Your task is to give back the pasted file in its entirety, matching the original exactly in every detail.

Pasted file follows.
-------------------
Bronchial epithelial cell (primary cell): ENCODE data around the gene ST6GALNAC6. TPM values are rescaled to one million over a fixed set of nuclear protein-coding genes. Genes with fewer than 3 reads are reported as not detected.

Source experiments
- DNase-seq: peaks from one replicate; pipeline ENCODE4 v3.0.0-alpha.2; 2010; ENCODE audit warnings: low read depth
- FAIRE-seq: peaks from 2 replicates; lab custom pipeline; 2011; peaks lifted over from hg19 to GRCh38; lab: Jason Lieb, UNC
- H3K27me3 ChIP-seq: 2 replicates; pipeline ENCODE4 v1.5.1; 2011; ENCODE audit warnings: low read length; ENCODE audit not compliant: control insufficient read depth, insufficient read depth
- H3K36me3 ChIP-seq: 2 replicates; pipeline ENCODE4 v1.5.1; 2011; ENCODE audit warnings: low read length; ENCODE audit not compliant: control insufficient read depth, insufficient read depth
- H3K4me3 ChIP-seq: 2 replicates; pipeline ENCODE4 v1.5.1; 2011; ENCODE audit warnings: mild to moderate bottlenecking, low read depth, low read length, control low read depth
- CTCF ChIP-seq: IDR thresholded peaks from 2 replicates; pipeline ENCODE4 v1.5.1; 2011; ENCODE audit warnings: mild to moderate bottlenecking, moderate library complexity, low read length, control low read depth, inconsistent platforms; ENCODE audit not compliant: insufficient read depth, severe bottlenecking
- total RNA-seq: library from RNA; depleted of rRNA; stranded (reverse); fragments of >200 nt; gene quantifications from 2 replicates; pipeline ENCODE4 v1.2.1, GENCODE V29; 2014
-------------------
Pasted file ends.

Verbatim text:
Bronchial epithelial cell (primary cell): ENCODE data around the gene ST6GALNAC6. TPM values are rescaled to one million over a fixed set of nuclear protein-coding genes. Genes with fewer than 3 reads are reported as not detected.

Source experiments
- DNase-seq: peaks from one replicate; pipeline ENCODE4 v3.0.0-alpha.2; 2010; ENCODE audit warnings: low read depth
- FAIRE-seq: peaks from 2 replicates; lab custom pipeline; 2011; peaks lifted over from hg19 to GRCh38; lab: Jason Lieb, UNC
- H3K27me3 ChIP-seq: 2 replicates; pipeline ENCODE4 v1.5.1; 2011; ENCODE audit warnings: low read length; ENCODE audit not compliant: control insufficient read depth, insufficient read depth
- H3K36me3 ChIP-seq: 2 replicates; pipeline ENCODE4 v1.5.1; 2011; ENCODE audit warnings: low read length; ENCODE audit not compliant: control insufficient read depth, insufficient read depth
- H3K4me3 ChIP-seq: 2 replicates; pipeline ENCODE4 v1.5.1; 2011; ENCODE audit warnings: mild to moderate bottlenecking, low read depth, low read length, control low read depth
- CTCF ChIP-seq: IDR thresholded peaks from 2 replicates; pipeline ENCODE4 v1.5.1; 2011; ENCODE audit warnings: mild to moderate bottlenecking, moderate library complexity, low read length, control low read depth, inconsistent platforms; ENCODE audit not compliant: insufficient read depth, severe bottlenecking
- total RNA-seq: library from RNA; depleted of rRNA; stranded (reverse); fragments of >200 nt; gene quantifications from 2 replicates; pipeline ENCODE4 v1.2.1, GENCODE V29; 2014